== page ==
Today is the first day of Peter’s Auction picks for The Collection of Richard Dorso. For the rest of the week Peter Loughrey, Director of LAMA, will be giving his insight on select lots from the collection of over 400 works of art. This sale is particularly special because Peter had a chance to speak with Richard Dorso about some of the pieces before he passed away this April at the age of 101.
Today my pick is the group of four Ellsworth Kelly lithographs. I like them because they use simple, primary colors combined with simple shapes. Whether the shapes are free form as in Green (Lot 21) or whether he uses more geometrical shapes like Orange and Blue over Yellow (Lot 19), the composition is bold and carefully arranged. Camellia II (Lot 22), which at first glance appears radically different for Kelly, is from a series of flowers that while compositionally do not relate to any of the other works, are to me just as bold and graphic.
In the series of conversations that I had with Mr. Dorso, he told me the following story about an Ellsworth Kelly that he sold to filmmaker Billy Wilder:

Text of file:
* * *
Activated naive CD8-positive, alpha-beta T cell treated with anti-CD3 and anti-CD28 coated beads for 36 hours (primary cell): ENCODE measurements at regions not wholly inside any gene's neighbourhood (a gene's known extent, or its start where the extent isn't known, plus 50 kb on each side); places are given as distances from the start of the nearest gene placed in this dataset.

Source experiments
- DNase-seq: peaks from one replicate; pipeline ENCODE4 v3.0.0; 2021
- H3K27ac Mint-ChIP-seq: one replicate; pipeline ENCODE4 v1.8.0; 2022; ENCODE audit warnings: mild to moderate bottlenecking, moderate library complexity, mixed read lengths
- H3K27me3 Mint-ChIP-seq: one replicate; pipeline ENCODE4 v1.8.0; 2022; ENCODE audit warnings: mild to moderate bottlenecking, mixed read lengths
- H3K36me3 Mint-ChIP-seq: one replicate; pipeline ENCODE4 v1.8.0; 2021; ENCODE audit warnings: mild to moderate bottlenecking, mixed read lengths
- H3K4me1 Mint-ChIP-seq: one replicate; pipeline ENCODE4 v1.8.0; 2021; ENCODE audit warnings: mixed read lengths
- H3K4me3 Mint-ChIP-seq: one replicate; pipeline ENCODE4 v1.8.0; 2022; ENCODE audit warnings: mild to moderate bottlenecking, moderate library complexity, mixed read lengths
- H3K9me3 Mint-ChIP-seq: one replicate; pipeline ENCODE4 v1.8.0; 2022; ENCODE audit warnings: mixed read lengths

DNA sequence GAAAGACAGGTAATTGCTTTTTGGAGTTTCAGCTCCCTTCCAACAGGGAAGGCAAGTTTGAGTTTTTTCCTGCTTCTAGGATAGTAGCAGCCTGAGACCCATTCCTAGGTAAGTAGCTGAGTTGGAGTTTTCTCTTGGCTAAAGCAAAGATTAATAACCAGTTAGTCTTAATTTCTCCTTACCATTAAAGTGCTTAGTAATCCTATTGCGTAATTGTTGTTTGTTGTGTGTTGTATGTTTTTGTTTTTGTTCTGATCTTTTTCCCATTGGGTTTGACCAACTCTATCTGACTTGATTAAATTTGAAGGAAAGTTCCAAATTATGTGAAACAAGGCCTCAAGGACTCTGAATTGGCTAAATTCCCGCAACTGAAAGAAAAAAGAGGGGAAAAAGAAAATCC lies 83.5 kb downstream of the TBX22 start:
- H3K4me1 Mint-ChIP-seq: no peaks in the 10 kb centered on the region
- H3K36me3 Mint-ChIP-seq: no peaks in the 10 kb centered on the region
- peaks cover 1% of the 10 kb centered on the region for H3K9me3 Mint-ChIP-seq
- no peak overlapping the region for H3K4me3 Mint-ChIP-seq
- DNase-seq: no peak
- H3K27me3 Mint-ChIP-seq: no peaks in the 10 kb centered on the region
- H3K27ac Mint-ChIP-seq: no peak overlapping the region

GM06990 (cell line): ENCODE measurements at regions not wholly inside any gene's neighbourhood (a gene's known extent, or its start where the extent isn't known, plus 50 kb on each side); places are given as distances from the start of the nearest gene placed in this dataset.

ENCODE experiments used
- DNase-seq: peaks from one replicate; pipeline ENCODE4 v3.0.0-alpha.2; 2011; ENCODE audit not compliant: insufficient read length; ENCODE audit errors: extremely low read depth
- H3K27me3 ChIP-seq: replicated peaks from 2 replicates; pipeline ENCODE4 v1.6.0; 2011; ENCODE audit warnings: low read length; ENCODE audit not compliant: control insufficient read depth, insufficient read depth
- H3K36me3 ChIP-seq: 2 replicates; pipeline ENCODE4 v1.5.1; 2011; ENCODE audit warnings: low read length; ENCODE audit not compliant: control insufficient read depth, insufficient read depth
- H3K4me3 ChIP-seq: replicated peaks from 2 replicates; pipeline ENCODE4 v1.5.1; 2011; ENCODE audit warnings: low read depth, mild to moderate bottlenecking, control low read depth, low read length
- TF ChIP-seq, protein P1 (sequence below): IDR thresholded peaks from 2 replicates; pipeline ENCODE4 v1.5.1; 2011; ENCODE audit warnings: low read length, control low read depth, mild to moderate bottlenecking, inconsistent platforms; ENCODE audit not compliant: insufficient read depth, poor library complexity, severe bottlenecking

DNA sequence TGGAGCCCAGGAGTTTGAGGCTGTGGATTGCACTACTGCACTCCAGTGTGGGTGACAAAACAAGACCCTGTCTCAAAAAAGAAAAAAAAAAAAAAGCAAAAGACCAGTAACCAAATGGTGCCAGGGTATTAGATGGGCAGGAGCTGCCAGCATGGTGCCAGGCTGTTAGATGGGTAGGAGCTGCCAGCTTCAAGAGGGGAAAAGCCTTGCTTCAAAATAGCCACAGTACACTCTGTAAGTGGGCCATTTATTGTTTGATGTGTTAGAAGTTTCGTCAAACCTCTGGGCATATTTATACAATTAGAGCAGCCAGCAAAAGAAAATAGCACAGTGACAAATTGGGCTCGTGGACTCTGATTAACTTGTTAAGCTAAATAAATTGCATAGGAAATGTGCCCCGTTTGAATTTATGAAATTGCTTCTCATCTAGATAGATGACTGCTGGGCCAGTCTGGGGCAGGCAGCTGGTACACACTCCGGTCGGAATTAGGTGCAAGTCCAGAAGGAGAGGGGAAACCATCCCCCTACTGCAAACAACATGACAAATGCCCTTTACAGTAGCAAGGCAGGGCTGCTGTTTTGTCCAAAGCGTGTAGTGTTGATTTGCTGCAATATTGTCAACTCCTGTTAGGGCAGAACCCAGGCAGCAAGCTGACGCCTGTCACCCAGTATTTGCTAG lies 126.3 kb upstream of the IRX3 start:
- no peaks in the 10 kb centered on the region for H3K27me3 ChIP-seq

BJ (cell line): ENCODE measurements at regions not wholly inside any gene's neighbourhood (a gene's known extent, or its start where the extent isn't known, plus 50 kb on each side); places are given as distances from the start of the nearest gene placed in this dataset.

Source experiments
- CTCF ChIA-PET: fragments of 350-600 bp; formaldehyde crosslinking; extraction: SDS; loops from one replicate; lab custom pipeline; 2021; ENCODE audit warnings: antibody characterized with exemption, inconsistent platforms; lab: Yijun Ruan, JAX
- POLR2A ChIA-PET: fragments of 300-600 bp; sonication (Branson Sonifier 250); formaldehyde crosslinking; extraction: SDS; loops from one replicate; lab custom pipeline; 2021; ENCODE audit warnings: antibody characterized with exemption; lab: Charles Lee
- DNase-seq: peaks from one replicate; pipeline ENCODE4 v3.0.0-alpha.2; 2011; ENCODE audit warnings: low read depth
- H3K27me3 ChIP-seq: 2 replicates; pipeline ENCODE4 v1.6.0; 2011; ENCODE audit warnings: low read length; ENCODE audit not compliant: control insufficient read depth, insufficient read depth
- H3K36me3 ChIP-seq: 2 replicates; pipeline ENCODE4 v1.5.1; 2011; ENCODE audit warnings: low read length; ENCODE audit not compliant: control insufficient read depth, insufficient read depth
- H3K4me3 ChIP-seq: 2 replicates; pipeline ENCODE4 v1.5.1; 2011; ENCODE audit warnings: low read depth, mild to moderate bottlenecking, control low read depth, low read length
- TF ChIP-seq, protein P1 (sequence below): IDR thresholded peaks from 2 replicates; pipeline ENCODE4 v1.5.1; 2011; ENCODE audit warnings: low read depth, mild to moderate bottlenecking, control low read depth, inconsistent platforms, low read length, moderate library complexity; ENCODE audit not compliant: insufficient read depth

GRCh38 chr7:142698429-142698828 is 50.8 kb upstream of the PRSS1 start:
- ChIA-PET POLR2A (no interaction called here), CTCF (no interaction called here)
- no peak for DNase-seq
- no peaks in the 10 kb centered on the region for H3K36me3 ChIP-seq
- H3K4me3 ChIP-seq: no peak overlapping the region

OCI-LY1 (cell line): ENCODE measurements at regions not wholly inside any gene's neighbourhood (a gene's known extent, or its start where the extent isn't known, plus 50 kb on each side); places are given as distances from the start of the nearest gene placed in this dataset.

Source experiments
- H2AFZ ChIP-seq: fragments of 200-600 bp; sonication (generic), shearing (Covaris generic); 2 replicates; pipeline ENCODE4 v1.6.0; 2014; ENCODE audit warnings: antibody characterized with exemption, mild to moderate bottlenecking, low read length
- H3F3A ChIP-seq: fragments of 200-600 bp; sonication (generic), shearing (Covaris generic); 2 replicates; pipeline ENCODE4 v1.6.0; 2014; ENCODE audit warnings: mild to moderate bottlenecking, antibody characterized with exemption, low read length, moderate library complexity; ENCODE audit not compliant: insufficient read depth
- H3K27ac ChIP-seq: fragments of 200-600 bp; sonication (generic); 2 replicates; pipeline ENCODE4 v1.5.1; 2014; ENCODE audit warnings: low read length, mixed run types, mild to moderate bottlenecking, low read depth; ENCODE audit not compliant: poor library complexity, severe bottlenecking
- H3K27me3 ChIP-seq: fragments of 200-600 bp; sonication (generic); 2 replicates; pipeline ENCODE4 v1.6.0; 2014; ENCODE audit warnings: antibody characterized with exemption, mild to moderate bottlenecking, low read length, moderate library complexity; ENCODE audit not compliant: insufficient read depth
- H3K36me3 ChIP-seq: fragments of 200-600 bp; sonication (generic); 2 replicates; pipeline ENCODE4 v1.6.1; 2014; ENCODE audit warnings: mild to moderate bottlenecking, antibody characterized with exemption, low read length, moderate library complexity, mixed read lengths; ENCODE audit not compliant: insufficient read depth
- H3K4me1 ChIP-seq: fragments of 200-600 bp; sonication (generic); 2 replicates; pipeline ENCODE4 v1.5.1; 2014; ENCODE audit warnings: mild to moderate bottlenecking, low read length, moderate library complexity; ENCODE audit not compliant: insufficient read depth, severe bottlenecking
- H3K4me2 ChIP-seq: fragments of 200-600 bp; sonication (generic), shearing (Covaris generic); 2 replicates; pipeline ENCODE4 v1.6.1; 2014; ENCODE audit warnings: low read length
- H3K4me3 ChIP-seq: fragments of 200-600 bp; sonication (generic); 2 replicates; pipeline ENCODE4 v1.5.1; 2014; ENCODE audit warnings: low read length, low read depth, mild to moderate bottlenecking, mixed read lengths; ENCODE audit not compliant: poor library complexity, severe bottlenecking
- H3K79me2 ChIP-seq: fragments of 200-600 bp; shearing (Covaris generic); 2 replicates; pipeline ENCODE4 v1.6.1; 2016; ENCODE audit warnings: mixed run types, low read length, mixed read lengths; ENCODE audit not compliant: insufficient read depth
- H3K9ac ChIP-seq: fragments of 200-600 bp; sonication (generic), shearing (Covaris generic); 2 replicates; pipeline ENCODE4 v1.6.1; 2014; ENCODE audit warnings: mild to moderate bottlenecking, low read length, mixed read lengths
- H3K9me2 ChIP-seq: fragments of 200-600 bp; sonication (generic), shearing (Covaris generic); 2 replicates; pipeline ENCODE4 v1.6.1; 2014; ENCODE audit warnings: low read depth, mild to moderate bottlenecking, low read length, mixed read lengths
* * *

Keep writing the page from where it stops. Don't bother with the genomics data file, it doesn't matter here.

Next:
Peter Loughrey (PL), Richard Dorso (RD), and Bianca Dorso (BD):
PL: I wanted to ask you about the people you inspired. I know that you went around with Billy Wilder and with Norman Lear, but I’d love to know particular stories or works that maybe you introduced them to, especially Billy Wilder, who most of my clients know.
RD: Well, Billy was a big collector before I met him. He lived in Europe and it was right before the Invasion and he was a picture actor and director and he says he also was a dancer for hire. I don’t know how much romance is in that. The rest is nonsense. He was one of the funniest men in the world. I sold him an Ellsworth Kelly. He’d never seen an Ellsworth Kelly before.
PL: Do you remember what year that was?
RD: About 1960. And he bought anything that he liked. And he had a wonderful collection, which sold at the auction company.
BD: Or Sotheby’s?
RD: Whichever it was. It sold for around $35 million. So it was considerable—he didn’t have big paintings but he had a big Balthus and he had Renoirs and he had a wonderful eye. And when he lived in Paris, he spent every quarter he had on art. So anyways, he took this amorphous looking Kelly and it was sitting in his office and somebody came in who didn’t know anything about art and said, ‘What’s that?’ and Billy said, ‘It’s an Ellsworth Kelly. I just bought it.’ And the man said, ‘What does it mean?’
PL, BD and RD laugh, especially RD.
RD: And Billy said, ‘It’s the War of 1812.’ And then the man looked at him and said, ‘I can see what you mean.’
All laugh again.